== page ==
The City of Winter Park has on its October 27 Agenda a Settlement Agreement that, if approved, would eliminate the out-of-scale, and out-of-context billboards on the Ravaudage property, including the unsightly one at Lee Road and 17-92. In exchange, static billboards would become digital (and more lucrative) along I-4 and a new digital billboard would be erected on Lee Road west of Ravaudage. At first glance, it looks like a win-win for all the parties. Here is a LINK to the Agreement.
UPDATE: The City Commission approved of the agreement. One of the billboards on 17-92 has been removed. W're awaiting on removal of the billboard at 17-92 and Lee Road.
FDOT can adopt a new Complete Streets policy. Orange County can adopt a transit oriented development overlay district. Yet we can still end up with 12 foot outside lanes--as wide as those on an interstate highway.
Here are the existing conditions on Orange Avenue in the vicinity of the Sand Lake SunRail station:
Notice the ten foot lanes and existing paved surface of 58 feet for a pedestrian to cross. Orange County designated this a Transit Oriented Development overlay district by an adopted ordinance--Section 38-1085 of the County Code. The Code envisions a more urban environment and states, "The intent of the TOD overlay zone is to...promote lively, pedestrian-friendly development that will serve as an attractive place to live, work, shop and recreate." It further states, "Street patterns should be developed to simplify access for all modes of transportation and should be designed to serve vehicular traffic as well as pedestrians, bicyclists and transit customers."
Let's see if the re-design alternatives FDOT and Orang County are considering would "simply access" for pedestrians:
The option above is a typical Orange County "improvement": add a large median (so trucks don't encroach both lanes when making a U-turn) and increase the lane width from 10 feet to 11 and 12 feet. Total pedestrian crossing distance will have increased 20% to 72 feet. Motorist speeds will have increased about 10 miles per hour. For comparison, Fairbanks Avenue next to Rollins College, also on the state highway system, has 10 foot lanes. The narrower lanes handle truck and Metro bus traffic just fine and yet keep motorist speeds relatively tame and narrow crossing distances for students.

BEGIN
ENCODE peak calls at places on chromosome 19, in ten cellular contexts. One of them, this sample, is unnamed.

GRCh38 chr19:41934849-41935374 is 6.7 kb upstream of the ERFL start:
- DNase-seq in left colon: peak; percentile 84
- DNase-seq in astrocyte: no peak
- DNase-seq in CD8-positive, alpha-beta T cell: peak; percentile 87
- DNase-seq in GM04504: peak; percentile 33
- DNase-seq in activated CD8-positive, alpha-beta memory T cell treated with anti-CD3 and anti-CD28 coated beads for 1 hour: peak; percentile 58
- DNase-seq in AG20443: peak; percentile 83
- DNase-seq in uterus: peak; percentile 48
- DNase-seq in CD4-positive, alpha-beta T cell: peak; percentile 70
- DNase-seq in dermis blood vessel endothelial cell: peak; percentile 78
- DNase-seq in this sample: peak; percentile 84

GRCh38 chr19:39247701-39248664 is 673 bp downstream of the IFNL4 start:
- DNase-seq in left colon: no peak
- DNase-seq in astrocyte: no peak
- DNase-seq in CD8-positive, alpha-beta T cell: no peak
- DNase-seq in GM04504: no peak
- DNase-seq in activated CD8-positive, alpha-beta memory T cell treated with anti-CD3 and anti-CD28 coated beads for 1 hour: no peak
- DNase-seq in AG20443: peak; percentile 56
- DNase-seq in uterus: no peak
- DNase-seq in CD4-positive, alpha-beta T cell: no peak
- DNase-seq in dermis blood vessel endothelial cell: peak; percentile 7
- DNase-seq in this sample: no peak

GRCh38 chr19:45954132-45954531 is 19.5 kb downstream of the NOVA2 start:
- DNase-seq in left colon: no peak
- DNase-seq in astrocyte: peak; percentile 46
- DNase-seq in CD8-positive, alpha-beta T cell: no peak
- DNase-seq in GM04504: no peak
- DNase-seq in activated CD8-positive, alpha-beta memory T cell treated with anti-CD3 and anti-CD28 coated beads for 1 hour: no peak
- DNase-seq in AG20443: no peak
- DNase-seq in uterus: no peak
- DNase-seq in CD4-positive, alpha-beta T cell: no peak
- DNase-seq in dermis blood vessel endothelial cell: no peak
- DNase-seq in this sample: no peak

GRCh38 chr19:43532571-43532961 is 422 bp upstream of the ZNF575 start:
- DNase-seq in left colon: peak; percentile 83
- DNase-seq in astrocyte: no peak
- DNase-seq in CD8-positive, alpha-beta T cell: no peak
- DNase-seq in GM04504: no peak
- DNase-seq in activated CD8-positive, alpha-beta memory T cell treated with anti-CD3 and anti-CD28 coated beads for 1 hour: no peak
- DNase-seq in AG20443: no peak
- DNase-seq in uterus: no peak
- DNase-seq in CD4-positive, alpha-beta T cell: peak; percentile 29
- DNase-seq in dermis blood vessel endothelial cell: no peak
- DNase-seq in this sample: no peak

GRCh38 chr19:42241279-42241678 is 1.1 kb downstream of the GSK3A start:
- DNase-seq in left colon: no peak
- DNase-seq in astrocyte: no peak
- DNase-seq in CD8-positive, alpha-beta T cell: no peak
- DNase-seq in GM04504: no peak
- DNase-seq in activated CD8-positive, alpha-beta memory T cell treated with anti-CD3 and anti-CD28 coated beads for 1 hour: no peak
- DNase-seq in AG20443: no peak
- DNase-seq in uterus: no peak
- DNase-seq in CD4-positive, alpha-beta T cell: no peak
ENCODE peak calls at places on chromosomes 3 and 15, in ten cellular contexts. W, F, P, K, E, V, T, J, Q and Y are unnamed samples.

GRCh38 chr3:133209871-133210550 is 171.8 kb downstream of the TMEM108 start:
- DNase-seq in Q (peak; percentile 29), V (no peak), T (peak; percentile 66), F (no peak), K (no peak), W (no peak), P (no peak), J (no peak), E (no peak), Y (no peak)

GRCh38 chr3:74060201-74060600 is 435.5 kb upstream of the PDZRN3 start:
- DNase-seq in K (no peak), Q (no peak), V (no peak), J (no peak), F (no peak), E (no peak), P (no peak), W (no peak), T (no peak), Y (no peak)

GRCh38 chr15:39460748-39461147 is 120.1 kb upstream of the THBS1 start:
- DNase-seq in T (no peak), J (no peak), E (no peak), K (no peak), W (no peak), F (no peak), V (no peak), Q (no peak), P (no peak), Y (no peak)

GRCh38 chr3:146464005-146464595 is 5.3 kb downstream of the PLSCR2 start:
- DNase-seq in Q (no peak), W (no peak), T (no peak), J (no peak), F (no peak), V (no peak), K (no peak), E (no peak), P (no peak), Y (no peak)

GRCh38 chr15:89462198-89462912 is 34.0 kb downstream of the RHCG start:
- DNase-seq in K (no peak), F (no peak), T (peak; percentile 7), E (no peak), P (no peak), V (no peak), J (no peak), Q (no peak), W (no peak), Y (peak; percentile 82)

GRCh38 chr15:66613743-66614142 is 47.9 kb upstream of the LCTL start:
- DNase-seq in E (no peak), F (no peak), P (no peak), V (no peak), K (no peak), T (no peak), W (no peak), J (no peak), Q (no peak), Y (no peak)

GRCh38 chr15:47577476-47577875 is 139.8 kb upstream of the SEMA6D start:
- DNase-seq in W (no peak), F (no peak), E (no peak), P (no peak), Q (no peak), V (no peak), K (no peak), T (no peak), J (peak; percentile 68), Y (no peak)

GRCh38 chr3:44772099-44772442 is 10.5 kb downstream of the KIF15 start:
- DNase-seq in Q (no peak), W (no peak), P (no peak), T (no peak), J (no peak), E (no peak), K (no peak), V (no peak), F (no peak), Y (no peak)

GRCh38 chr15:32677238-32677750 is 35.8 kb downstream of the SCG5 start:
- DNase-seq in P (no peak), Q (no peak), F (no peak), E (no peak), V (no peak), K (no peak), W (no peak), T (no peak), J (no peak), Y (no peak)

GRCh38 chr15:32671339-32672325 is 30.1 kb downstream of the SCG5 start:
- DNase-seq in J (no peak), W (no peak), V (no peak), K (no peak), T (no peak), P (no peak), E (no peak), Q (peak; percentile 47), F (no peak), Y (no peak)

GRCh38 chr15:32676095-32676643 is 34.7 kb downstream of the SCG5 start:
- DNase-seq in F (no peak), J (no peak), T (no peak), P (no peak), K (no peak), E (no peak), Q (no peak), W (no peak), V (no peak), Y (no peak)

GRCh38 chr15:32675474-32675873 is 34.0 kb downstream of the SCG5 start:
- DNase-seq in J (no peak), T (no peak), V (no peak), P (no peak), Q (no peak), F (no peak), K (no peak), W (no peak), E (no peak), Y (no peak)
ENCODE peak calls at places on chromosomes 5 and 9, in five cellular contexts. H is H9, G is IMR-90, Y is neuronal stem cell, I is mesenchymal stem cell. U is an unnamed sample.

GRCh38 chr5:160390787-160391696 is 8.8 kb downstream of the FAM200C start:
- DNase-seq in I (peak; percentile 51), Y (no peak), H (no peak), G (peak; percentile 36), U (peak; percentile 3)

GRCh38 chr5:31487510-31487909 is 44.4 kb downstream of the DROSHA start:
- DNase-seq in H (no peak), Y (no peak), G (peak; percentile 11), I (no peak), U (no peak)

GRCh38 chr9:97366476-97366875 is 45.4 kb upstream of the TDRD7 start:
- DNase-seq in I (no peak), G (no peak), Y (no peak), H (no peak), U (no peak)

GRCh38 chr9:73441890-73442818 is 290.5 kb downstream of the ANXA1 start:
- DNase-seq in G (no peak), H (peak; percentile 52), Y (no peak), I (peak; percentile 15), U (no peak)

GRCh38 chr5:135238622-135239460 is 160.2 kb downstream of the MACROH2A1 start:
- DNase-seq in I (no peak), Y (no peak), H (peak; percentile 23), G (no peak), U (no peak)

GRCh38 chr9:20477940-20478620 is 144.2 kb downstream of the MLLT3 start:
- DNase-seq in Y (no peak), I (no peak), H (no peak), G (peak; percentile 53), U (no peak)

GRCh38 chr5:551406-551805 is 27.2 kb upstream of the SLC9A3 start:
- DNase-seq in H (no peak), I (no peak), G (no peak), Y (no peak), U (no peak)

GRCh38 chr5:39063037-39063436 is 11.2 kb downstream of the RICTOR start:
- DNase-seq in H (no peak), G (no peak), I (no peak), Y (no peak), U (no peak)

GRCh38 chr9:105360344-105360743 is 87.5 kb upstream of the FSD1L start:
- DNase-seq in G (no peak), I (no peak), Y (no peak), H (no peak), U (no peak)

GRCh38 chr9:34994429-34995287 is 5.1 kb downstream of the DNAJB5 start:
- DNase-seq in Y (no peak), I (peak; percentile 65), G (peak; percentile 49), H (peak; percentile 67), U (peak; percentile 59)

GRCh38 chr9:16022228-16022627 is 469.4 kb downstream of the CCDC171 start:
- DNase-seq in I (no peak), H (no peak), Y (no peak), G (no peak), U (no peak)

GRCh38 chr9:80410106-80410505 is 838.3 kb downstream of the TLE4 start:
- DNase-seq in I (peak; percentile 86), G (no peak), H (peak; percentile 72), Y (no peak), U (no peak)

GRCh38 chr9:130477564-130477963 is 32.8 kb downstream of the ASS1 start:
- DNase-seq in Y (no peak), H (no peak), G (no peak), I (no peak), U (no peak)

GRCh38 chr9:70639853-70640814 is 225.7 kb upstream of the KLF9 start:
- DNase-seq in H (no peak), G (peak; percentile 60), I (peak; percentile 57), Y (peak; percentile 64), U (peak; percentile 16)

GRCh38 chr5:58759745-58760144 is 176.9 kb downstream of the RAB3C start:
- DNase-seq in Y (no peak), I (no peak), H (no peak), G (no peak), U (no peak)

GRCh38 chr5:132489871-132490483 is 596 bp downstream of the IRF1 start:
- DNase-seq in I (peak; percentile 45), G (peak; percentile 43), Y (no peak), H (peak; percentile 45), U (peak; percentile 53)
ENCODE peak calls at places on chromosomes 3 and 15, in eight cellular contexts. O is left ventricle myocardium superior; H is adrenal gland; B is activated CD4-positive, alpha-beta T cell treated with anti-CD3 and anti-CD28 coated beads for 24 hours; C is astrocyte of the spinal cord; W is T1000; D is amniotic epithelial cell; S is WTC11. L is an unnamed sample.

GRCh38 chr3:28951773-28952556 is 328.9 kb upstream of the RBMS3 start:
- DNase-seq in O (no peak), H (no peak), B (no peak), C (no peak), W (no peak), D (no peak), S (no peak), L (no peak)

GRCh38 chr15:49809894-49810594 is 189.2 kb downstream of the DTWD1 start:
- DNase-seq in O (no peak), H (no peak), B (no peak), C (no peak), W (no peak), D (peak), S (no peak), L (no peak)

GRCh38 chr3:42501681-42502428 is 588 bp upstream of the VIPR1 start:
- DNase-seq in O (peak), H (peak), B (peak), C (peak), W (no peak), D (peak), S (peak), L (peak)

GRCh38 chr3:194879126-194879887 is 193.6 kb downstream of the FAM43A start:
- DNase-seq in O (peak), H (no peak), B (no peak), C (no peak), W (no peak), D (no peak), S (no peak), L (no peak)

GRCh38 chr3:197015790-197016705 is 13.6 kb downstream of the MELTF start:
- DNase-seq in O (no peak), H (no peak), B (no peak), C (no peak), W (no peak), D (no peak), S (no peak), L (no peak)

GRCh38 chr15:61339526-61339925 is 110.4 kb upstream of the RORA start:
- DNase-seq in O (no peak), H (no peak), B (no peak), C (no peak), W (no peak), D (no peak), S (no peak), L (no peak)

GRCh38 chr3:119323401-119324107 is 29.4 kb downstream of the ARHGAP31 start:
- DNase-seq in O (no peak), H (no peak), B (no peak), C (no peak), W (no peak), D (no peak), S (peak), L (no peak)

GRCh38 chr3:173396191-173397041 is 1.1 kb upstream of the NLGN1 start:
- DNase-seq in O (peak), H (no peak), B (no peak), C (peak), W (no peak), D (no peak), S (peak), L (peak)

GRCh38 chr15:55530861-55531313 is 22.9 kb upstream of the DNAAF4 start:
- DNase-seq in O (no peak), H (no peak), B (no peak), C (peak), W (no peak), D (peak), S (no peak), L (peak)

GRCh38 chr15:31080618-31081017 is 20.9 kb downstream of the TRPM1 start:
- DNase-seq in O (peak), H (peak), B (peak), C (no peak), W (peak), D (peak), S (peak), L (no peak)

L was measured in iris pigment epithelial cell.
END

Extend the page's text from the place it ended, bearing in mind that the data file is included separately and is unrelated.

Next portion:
This next option above would create Central Florida's first "buffered bike lane." Notice how the sidewalk is wider and more inviting. However, now we've increased the median to 22 feet. The pedestrian crossing distance has increased to about 86 feet--about a third wider than existing conditions.
The option above may be the most interesting by including on-street parking--a rarity on the state highway system. Parked cars tend to slow motorists, but that's not the goal here, with the wide lanes and median. NOTE to FDOT: The buffer between the parked cars and bicycle lanes is insufficient to protect bicyclists from doors flinging open.
If the County is serious about encouraging transit oriented development in the vicinity of the SunRail station--and if FDOT is serious about its new Complete Streets policy--then the wide lanes and huge median do not belong here. The goal should be to slow motorist traffic, not speed it up.
Here's a LINK to an article in Salon magazine about the resurgence of downtown Asheville, North Carolina. We stayed in downtown Asheville with the kids last winter and found a thriving little City with great restaurants and night life. The article explains the math, comparing tax revenue from the City's Wal-Mart to more appropriate downtown development on a per acre basis.
Downtown Asheville, NC - The buildings close to the street generate substantially more tax revenue than the suburban-form businesses, including those that tear into the urban fabric, on a per acre basis.